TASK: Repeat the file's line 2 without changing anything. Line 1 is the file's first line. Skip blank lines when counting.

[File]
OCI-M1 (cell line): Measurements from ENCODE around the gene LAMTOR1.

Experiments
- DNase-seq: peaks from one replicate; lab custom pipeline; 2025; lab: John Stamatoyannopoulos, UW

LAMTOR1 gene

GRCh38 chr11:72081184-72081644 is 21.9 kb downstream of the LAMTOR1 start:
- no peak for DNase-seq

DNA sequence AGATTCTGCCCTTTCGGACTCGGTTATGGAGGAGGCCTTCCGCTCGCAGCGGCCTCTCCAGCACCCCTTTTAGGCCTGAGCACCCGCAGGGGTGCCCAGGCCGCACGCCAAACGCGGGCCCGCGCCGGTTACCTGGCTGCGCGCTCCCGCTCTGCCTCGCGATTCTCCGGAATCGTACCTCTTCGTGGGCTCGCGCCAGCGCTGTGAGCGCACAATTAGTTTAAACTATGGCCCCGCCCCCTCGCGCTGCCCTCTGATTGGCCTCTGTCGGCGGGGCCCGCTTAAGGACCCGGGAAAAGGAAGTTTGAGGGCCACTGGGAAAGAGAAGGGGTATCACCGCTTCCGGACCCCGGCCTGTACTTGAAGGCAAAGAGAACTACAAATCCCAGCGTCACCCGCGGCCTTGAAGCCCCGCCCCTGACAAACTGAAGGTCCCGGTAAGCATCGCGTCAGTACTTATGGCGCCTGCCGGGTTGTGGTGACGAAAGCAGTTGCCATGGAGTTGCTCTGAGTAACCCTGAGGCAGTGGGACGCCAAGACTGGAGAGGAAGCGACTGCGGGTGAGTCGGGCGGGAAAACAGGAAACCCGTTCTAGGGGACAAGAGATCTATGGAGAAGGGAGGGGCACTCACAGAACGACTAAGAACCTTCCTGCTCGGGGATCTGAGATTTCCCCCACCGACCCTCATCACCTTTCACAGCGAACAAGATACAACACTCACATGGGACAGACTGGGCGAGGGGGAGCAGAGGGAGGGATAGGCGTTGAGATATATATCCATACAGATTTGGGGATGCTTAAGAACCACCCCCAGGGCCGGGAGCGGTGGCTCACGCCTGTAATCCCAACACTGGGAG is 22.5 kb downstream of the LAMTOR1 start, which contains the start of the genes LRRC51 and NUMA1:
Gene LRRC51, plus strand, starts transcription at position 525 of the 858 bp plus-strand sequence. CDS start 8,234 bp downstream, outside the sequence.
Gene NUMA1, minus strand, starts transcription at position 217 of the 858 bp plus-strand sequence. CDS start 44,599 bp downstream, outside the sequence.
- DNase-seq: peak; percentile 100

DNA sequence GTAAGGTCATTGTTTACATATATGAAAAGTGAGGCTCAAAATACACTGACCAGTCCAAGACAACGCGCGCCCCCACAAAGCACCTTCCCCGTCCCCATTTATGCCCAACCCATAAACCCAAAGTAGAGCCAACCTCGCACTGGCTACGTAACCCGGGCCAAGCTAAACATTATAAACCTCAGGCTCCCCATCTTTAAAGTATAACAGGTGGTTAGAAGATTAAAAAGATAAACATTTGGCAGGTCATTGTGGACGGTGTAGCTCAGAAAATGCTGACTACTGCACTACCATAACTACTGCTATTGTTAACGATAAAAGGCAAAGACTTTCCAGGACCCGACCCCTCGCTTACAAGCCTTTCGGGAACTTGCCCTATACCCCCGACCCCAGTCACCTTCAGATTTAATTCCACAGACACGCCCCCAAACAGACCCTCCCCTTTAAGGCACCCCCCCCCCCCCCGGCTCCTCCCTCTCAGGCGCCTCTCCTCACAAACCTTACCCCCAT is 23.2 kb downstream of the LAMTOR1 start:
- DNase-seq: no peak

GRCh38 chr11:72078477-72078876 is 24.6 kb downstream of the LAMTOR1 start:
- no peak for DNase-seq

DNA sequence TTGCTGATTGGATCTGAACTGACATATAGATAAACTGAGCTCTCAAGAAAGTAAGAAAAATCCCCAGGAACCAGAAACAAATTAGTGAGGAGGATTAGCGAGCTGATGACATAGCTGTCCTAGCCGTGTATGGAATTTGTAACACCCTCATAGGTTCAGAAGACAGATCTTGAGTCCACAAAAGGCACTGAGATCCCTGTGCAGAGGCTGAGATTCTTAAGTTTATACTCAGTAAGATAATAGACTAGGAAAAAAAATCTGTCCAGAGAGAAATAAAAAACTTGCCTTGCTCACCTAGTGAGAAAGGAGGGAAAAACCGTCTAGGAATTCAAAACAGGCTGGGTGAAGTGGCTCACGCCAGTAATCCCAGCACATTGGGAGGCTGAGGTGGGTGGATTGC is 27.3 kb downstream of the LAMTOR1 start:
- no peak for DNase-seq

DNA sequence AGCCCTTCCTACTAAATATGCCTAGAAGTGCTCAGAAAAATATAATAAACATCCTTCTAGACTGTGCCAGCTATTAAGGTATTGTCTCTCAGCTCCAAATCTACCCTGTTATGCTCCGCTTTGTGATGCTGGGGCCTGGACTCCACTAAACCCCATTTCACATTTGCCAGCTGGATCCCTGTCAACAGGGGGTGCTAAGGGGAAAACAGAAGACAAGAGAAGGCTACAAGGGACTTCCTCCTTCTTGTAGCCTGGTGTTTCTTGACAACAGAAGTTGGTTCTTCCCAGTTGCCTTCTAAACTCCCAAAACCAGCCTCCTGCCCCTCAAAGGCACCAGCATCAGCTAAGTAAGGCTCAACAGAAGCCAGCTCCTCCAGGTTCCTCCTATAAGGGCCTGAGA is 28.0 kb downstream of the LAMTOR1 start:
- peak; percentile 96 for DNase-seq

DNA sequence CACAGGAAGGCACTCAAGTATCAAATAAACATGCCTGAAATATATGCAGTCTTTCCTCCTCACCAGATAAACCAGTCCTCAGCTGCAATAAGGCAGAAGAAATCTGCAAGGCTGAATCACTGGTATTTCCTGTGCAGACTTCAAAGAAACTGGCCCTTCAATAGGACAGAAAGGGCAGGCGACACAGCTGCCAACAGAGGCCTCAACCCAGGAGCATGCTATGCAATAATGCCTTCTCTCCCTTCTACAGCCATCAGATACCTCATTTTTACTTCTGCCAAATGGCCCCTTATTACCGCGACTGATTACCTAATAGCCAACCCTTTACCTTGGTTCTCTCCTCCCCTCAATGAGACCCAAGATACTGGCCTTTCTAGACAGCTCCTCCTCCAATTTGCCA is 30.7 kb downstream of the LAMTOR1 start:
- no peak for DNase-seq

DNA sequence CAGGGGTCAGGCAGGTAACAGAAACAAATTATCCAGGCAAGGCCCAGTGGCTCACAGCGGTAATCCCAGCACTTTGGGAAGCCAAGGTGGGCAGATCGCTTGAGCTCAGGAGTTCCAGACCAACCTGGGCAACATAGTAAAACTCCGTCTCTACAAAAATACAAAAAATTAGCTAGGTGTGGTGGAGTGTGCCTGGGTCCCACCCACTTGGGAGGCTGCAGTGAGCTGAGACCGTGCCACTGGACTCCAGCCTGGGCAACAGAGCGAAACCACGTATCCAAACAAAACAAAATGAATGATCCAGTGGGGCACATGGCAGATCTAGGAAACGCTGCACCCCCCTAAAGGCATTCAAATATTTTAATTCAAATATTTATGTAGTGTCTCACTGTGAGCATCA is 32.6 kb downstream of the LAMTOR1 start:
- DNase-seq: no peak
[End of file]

Experiments